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In Search of Deeper Learning? Visit Iowa

Date: 
July 01, 2019

Summer provides time to catch up on reading. My mid-season standout is In Search of Deeper Learning: The Quest to Remake the American High School by Jal Mehta and Sarah Fine. I was eager to read this book as Jal was a primary professor in my doctoral program and Sarah was a classmate in a parallel program.

In Search of Deeper Learning is insightful and thought-provoking, notable for the extensive qualitative research (six years, 30 schools, 750 hours of observation, and over 300 interviews), which results in a rich portrait of the American high school experience. While most of the schools they visited were in coastal cities, their observations aligned with my school visits here in Iowa. Jal and Sarah also issue a challenge that I believe Iowa educators are ready to accept.

The authors begin by defining deeper learning as “an umbrella term evoking a range of ambitions that extends beyond rote learning” (p. 6). They enhance this definition with their own vision for deeper learning, which they say emerges at the intersection of three virtues: mastery, identity, and creativity: “In the spaces that teachers, students, and our own observations identified as the most compelling, students had opportunities to develop knowledge and skill (mastery), they came to see their core selves as vitally connected to what they were learning and doing (identity), and they had opportunities to enact their learning by producing something rather than simply receiving knowledge (creativity)” (p. 6).

In their search for deeper learning, Jal and Sarah uncover two pressing challenges facing American high schools: a lack of student engagement and a low level of intellectual rigor.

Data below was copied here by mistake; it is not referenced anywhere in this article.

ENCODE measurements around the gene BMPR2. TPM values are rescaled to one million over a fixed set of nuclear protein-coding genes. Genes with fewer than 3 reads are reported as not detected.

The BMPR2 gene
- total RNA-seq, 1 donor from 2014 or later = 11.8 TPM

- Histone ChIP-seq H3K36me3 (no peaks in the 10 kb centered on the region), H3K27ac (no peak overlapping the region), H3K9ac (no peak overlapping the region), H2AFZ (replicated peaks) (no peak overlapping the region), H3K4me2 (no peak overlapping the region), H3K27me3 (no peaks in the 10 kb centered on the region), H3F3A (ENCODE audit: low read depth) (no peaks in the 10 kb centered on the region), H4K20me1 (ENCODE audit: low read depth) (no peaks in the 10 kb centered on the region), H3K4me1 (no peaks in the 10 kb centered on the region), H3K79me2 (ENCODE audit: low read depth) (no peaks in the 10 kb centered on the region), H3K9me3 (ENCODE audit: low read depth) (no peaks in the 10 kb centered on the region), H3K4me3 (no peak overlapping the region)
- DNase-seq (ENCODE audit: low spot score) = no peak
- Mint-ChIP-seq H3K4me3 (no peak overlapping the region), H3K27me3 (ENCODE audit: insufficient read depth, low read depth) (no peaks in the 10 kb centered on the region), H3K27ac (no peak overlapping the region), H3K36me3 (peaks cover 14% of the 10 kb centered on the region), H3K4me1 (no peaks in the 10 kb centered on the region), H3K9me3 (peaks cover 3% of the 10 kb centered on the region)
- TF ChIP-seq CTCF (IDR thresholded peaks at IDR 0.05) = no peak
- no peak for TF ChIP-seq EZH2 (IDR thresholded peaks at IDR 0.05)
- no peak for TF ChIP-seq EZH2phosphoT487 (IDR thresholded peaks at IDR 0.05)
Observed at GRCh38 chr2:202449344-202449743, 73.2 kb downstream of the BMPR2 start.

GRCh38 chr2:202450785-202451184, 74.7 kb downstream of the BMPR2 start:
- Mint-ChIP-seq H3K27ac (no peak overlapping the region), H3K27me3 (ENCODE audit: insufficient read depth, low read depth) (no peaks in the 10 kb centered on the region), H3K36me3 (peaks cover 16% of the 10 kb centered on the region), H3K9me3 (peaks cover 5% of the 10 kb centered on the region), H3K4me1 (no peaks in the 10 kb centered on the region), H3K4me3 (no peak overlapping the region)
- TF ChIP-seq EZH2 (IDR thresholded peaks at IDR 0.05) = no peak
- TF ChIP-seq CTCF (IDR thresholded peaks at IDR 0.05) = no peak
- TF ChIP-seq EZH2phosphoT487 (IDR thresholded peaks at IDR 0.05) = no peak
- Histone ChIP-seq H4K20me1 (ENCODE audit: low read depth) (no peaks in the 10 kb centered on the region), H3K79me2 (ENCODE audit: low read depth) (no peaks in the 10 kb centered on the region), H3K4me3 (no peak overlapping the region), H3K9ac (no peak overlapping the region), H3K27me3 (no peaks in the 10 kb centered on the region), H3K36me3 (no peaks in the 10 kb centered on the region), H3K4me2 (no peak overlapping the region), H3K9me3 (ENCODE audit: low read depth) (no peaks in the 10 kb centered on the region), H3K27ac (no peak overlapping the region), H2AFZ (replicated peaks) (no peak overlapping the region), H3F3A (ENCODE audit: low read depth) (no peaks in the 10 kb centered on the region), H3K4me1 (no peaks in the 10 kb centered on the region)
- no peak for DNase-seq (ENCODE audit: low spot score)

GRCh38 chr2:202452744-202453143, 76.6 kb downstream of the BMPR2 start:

They share a startling statistic from a 2015 Gallup student poll: 75 percent of fifth graders feel engaged by school, but only 32 percent of eleventh graders feel similarly. This statistic comes to life in their observations: “At school after school, as we shadowed students through their days, we found gaps between aspirations and realities. Most classrooms were spaces to sit passively and listen. Most academic work instructed students to recall, or minimally apply, what they had been told.” (p. 4). This, unfortunately, was too often a characteristic of my own classroom as a high school history teacher and is a scene I’ve witnessed many times in classrooms across Iowa.

In their exploration of cognitive rigor, Jal and Sarah encounter, in classroom after classroom, students who “were not being challenged to think” (p. 24). They also add, though, that “The classrooms that we visited were often friendly if not intellectually rigorous places…” (p. 32). This resonated with me as I thought about our state’s “Iowa nice” culture, which often creates warm environments but can unintentionally erect barriers to deep, challenging learning.

In comparing the current state of engagement and rigor to future potential, two ideas resonated with me: the impact of “the periphery” on learning and the concept of “deeper teaching.”